Surprisingly, a quarter of the businesses looked for new trucks without first discussing issues with the staff who would be using them. Amongst companies with small fleets, a larger proportion (37%) said they did not ask for driver or operator opinions. Relatively few (14%) of the respondents running all-electric fleets chose trucks without consulting the users.

Here and elsewhere in the results, there is a suggestion that managers of larger fleet operations and all-electric fleets have a more rigorous and inclusive approach to truck selection. This may possibly be related to the scale of management resources available in their companies.

Asked if they gave their drivers an opportunity to examine and test-drive new trucks proposed by suppliers, respondents’ answers were as shown in Figure 6.


Figure 6. Do you give your drivers an opportunity to examine and test-drive new trucks proposed by suppliers?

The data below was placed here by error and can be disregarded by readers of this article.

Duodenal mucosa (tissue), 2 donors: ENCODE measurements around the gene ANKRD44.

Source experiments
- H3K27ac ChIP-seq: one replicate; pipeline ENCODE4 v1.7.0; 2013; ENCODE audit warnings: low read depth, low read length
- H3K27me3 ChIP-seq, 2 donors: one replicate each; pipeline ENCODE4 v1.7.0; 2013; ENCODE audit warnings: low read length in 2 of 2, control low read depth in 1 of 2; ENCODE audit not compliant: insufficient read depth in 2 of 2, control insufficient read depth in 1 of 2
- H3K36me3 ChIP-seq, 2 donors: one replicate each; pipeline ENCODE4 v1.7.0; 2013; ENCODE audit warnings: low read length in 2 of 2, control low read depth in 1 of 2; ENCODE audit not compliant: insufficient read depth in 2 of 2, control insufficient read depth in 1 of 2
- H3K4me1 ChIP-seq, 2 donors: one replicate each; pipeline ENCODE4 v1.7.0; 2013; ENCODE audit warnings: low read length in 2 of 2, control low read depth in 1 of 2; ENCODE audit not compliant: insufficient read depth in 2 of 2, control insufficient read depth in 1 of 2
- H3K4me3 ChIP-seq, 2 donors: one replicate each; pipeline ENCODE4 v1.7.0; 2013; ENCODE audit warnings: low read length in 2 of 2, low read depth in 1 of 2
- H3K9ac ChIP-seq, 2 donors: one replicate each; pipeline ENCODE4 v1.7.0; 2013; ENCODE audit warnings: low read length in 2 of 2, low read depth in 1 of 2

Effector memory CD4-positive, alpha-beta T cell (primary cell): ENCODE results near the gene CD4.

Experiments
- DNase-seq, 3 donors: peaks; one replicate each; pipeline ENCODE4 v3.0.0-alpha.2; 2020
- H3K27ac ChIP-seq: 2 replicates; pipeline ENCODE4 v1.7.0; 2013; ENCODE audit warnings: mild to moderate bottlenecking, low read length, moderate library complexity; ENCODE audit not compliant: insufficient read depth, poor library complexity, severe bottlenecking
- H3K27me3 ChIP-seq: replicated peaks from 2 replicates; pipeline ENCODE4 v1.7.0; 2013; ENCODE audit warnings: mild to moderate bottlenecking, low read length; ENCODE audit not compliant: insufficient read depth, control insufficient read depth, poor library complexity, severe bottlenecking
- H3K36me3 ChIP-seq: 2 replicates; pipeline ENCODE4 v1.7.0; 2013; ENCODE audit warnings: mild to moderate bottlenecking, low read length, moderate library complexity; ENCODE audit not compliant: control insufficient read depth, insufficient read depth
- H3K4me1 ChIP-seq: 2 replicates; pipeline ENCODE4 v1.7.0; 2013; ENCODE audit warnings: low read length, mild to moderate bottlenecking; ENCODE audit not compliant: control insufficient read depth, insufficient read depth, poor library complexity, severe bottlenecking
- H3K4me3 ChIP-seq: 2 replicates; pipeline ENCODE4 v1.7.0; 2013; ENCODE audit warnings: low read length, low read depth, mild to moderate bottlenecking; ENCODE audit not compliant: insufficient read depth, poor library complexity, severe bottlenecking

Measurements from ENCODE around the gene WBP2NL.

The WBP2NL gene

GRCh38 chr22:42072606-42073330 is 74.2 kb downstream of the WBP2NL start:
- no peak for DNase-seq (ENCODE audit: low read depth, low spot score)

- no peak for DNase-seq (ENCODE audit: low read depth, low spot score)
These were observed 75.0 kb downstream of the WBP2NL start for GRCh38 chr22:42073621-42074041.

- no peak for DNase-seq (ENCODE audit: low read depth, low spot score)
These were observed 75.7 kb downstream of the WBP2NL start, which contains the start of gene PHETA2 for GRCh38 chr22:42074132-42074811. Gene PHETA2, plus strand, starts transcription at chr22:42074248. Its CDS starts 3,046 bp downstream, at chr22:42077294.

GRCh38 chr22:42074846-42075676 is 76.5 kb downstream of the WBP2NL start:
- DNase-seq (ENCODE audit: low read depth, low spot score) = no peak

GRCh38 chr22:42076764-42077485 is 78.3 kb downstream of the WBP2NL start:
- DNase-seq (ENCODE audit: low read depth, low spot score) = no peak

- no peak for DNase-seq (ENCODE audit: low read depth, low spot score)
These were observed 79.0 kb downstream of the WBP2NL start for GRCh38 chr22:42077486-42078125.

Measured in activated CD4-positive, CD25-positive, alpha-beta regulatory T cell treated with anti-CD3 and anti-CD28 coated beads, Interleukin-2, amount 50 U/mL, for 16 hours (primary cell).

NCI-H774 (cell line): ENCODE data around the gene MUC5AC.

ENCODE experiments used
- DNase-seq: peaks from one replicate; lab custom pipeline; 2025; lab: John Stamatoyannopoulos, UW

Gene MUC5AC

Most (56%) did involve drivers in this way. However, amongst small fleet operators the proportion was lower (32%). For all-electric fleets it was higher (67%).

A question on the degree to which drivers’ and operators’ opinions influenced truck choice produced the results in Figure 7.


Figure 7. How much do the drivers’/operators’ opinions and preferences influence your truck choice?

In total, 65% of respondents agreed with one of the top two answers, which give most weight to the drivers’ and operators’ views. For businesses with small fleets the proportion was considerably lower at 53%.

The importance of user experience